First, I found the git-commit-mode, a special mode for Git commit messages. This helps you format the commit messages according to convention, and will use ugly colors if, for example, you write lines that are too long or you do not keep the second line blank. It also allows the use of things like M-q without shredding the whole file template.
Second, I integrated on-the-fly spell checking into the git-commit-mode. It won't stop you from writing nonsense, but it will catch the silly mistakes.
Here's a simple configuration snippet:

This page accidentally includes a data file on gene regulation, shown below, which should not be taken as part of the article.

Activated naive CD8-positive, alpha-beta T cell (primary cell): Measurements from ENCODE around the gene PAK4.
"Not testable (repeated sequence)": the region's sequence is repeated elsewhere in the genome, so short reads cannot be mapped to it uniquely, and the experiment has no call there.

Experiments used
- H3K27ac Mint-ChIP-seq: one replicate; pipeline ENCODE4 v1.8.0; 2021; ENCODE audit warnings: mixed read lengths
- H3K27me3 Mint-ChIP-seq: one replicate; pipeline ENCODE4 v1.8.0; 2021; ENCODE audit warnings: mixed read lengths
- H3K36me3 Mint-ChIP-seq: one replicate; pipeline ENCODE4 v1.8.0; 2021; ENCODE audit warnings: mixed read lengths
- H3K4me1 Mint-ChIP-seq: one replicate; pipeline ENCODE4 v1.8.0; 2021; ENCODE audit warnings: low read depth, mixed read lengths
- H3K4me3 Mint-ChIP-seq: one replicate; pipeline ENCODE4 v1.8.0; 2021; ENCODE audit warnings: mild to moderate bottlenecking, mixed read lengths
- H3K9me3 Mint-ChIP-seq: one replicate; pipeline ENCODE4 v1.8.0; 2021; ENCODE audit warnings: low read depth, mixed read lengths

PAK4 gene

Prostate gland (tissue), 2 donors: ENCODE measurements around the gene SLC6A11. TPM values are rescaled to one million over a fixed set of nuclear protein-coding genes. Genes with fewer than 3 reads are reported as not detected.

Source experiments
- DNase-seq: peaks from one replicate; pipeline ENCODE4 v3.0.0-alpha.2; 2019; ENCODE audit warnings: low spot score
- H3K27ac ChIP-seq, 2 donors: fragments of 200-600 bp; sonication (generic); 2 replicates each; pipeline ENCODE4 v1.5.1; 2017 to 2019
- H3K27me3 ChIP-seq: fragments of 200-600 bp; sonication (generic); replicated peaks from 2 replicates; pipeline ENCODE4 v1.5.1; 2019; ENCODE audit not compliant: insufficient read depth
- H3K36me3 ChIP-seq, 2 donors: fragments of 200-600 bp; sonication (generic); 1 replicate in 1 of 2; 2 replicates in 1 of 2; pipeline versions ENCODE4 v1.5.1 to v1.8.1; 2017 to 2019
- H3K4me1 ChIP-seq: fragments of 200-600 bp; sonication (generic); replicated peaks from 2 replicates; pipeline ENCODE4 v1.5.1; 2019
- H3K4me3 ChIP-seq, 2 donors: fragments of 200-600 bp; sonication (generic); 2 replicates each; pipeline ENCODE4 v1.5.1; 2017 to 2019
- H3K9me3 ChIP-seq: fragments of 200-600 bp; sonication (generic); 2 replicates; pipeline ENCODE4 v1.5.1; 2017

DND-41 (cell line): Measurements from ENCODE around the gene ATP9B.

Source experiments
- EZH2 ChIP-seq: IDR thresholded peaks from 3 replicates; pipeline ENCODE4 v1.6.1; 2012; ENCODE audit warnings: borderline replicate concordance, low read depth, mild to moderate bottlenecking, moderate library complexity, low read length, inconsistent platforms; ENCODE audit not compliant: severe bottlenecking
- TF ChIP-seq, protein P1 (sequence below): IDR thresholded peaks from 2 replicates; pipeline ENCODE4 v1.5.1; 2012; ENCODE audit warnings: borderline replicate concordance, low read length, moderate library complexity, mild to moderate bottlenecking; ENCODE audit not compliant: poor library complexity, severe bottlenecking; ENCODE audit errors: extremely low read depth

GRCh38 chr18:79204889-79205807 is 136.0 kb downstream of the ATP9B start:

(require 'git-commit) (add-hook 'git-commit-mode-hook 'turn-on-flyspell) (add-hook 'git-commit-mode-hook (lambda () (toggle-save-place 0)))The last line is handy if you have save-place on by default. When you make a new commit, it would then normally place the cursor where a previously edited commit message was finished, because to the save-place functionality, it looks as though it's the same file.